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Thread: Gutenberg press replica - photo

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    Altair's Avatar
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    Gutenberg press replica - photo

    Gutenberg press replica at the International Printing Museum in Carson, California.

    Fullsize image: https://s3-us-west-1.amazonaws.com/h...s_fullsize.jpg



    Previously:

    Feeder for Heidelberg printing press - GIF
    Restored 1909 printing press - GIF
    Analog 3D printer - GIF

  2. The Following 5 Users Say Thank You to Altair For This Useful Post:

    baja (09-22-2020), clydeman (09-26-2020), high-side (09-29-2020), nova_robotics (09-21-2020), Philip Davies (09-23-2020)

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    nova_robotics's Tools
    Amazing. The wood construction really gives you a concept of the technology of the time. Nails weren't even really a thing.

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    thevillageinn's Tools
    If any of you are in the LA area I highly recommend a visit. Call first though because COVID has made everything complicated - but there are many interesting presses and other tidbits related to printing.

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    bruce.desertrat's Tools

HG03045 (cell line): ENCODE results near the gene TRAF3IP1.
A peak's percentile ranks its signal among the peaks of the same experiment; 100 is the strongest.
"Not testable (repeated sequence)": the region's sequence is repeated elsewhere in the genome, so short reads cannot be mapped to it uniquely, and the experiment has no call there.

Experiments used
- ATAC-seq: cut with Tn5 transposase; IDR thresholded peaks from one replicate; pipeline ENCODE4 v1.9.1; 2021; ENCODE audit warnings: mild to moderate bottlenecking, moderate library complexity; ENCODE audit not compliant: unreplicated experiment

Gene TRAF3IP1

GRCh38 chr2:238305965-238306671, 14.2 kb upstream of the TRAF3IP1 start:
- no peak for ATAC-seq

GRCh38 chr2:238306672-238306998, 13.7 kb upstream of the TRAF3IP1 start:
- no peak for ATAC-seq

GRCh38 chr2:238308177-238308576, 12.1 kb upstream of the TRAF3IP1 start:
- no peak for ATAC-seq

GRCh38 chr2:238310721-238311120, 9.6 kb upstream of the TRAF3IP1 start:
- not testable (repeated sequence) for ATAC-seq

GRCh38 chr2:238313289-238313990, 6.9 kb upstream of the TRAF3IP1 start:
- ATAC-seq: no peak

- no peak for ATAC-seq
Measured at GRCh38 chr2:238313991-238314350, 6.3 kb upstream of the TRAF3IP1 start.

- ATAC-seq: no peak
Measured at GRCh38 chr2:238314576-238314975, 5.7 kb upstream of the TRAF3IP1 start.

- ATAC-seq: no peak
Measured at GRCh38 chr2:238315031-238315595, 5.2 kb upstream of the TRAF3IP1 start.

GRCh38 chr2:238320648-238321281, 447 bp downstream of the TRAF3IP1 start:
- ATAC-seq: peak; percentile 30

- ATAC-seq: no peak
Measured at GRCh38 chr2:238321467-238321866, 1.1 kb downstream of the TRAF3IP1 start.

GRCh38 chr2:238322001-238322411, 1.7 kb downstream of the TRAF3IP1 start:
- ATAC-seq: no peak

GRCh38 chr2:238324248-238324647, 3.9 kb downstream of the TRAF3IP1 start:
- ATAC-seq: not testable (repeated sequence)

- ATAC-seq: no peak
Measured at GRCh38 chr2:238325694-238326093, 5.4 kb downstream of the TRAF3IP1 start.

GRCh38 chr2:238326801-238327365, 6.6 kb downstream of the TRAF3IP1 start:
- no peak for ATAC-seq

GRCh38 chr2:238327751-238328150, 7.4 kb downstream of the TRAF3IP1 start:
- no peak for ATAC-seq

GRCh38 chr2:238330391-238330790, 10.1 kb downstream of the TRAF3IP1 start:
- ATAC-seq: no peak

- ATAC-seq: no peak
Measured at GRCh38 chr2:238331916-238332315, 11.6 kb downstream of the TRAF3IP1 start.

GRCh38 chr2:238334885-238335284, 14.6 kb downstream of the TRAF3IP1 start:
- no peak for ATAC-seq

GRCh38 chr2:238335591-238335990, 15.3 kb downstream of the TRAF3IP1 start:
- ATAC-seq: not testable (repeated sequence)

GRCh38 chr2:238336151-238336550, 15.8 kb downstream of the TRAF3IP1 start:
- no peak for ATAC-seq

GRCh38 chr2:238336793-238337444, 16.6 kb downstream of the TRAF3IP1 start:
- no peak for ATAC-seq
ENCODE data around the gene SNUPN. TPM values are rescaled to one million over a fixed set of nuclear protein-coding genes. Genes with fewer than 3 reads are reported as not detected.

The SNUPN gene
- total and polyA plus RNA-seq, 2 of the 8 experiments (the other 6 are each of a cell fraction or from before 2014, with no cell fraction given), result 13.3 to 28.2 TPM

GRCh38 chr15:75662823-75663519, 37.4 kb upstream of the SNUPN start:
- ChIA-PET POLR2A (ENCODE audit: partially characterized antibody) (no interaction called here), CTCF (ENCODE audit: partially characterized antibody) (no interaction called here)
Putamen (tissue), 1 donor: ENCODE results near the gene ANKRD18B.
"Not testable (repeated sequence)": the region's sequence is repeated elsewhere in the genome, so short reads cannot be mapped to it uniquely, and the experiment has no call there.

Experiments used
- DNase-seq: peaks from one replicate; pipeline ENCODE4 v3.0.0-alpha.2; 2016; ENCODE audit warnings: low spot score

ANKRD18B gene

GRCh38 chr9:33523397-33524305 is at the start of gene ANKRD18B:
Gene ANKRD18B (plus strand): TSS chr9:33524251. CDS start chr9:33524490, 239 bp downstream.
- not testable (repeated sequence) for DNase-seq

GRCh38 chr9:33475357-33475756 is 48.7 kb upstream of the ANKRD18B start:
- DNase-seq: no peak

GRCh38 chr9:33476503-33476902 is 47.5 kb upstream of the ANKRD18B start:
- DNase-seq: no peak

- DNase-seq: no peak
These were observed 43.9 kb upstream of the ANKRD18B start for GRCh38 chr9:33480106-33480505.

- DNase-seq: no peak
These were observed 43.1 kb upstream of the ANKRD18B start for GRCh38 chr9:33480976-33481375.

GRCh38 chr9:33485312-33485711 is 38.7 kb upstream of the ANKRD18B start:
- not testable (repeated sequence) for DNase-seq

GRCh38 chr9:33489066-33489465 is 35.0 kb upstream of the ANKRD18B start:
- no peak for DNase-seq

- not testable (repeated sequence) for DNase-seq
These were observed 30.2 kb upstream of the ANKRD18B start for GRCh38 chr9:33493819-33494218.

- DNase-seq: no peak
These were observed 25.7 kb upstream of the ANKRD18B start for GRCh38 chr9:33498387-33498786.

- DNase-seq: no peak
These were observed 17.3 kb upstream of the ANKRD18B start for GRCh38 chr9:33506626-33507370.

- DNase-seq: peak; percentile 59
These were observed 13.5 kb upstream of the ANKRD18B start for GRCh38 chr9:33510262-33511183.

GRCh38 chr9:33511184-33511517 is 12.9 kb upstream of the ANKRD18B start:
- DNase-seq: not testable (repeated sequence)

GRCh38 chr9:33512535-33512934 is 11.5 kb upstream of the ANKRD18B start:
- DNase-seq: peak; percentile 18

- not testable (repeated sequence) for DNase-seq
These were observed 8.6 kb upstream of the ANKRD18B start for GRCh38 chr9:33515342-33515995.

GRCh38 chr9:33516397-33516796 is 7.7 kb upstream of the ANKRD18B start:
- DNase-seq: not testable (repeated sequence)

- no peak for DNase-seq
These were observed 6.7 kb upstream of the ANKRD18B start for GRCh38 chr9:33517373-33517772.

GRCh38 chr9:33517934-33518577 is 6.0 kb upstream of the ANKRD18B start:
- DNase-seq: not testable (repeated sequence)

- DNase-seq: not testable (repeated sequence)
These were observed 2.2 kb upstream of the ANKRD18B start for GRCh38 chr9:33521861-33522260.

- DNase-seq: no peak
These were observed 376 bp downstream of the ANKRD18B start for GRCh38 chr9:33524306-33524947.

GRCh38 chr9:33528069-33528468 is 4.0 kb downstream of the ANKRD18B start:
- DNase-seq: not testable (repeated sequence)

Quote Originally Posted by nova_robotics View Post
    Amazing. The wood construction really gives you a concept of the technology of the time. Nails weren't even really a thing.
    Nails were fabulously expensive well into the late 18th century and early 19th, until mechanized cut nail production was perfected. They used to burn abandoned buildings to ash to recover the nails.

    Here's a neat story about a french company that still operated their 1888 machinery to make nails. https://blog.lostartpress.com/2016/0...-forged-nails/

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    nova_robotics's Tools
    Quote Originally Posted by bruce.desertrat View Post
    Nails were fabulously expensive well into the late 18th century and early 19th, until mechanized cut nail production was perfected. They used to burn abandoned buildings to ash to recover the nails.

    Here's a neat story about a french company that still operated their 1888 machinery to make nails. https://blog.lostartpress.com/2016/0...-forged-nails/
    The house I grew up in is 120 - 150 years old. No nails. The construction is absolutely amazing. 2x4s? Nah. Try 16x16s. It's like if you had nothing but a hatchet, and a forrest full of giant trees and removed the absolute MINIMUM amount of material with your hatchet in order to make them square. That's what that house (and barn) was made out of. And the walls were filled with seaweed.


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